• Picadilly Farm is the host farm for the soil steaming rental equipment. Bruce Wooster, Farm Owner and Manager has committed himself to becoming expert on the use and maintenance of this equipment.  During Fall 2020 Wooster has worked with the equipment on a greenhouse trial and he has also done the annual maintenance and winter storage of the equipment.   
  • On-farm trainings and demonstrations
    • The first of three on farm trainings was completed.  We worked with Picadilly Farm of Winchester NH on the trial.  Technical advisors on site to learn more and continue to offer further education and advice on how farms can be most successful with this new technology were Andrew Pressman of NCAT, Jeremy Delisle of UNHCE, and Carl Majewski of UNHCE.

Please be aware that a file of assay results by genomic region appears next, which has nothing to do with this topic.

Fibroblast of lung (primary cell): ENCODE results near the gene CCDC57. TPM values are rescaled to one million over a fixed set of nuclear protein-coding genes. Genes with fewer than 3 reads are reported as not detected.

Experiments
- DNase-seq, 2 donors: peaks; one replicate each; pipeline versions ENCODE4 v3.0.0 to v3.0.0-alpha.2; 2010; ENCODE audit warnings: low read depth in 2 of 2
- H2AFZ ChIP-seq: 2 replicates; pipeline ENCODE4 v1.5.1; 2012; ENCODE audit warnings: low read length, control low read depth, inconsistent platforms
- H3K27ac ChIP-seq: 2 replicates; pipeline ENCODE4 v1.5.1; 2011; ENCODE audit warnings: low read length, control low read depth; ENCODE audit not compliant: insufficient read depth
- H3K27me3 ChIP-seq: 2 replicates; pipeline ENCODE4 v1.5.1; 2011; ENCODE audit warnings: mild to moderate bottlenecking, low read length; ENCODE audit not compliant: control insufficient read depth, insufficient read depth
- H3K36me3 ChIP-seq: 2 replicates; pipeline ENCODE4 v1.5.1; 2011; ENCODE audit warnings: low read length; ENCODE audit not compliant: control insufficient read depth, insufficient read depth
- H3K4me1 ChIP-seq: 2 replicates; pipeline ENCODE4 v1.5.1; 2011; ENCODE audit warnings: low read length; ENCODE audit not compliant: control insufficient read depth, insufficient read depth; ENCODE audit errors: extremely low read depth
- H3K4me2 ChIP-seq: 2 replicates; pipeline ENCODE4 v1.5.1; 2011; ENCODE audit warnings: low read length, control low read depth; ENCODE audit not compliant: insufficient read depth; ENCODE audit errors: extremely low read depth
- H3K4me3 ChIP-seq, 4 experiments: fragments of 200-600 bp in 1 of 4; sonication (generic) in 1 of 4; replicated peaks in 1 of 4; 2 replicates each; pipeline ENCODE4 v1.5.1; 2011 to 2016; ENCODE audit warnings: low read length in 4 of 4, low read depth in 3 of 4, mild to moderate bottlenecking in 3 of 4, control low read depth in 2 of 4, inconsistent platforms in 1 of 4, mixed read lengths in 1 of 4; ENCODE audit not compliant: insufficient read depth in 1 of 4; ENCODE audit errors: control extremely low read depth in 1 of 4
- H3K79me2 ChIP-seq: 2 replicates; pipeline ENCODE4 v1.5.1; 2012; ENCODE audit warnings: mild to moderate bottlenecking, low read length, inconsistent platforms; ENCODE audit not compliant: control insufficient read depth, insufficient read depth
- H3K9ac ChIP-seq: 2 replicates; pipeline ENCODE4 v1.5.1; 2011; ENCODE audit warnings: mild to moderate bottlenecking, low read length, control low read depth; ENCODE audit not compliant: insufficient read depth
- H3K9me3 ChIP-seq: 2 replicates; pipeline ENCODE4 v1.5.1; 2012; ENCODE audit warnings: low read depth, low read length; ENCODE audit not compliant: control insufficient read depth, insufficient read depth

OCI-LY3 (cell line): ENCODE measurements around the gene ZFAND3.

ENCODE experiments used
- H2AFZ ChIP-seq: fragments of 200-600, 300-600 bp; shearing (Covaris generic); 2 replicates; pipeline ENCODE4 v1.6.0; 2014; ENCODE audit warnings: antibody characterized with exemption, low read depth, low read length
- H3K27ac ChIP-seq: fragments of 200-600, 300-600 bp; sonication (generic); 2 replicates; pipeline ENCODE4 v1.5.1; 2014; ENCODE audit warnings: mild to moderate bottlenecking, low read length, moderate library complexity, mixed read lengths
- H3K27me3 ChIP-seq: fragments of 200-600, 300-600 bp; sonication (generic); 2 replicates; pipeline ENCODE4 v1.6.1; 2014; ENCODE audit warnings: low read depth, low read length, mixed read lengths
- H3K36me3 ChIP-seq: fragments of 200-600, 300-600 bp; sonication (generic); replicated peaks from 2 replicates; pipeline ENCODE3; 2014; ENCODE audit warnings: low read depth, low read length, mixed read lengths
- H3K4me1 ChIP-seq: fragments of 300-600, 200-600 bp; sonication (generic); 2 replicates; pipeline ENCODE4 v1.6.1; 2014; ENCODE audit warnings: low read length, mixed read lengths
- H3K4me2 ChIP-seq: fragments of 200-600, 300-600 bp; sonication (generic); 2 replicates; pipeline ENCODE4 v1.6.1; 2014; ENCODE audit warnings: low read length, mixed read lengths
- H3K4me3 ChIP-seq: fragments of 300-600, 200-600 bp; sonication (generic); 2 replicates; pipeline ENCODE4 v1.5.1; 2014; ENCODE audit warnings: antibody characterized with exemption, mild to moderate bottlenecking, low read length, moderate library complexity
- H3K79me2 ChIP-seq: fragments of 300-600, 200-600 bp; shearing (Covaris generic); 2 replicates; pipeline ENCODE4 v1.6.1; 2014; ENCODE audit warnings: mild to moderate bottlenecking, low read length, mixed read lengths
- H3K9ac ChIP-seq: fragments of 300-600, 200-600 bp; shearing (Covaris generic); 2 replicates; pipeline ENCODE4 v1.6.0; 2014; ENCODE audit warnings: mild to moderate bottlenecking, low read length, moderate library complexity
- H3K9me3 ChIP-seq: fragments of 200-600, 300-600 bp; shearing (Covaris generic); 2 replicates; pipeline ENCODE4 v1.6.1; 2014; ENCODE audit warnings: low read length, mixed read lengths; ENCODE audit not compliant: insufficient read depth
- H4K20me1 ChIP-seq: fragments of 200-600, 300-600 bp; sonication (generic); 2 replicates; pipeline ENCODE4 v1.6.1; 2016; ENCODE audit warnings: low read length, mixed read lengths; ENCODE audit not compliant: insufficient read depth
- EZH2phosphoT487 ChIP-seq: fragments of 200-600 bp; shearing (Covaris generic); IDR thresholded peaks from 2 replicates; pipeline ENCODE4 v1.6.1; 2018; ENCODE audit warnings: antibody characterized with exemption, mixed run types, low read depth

• PI has also been in communication with UVM Extension staff to discuss potential for collaboration on the soil steaming demonstrations they have planned for future years.  
Participation Summary
1 Farmer participating in research

Education & Outreach Activities and Participation Summary

2 Consultations
1 On-farm demonstrations
2 Published press articles, newsletters
1 Workshop field days

Participation Summary:

2 Farmers
5 Number of agricultural educator or service providers reached through education and outreach activities
Education/outreach description: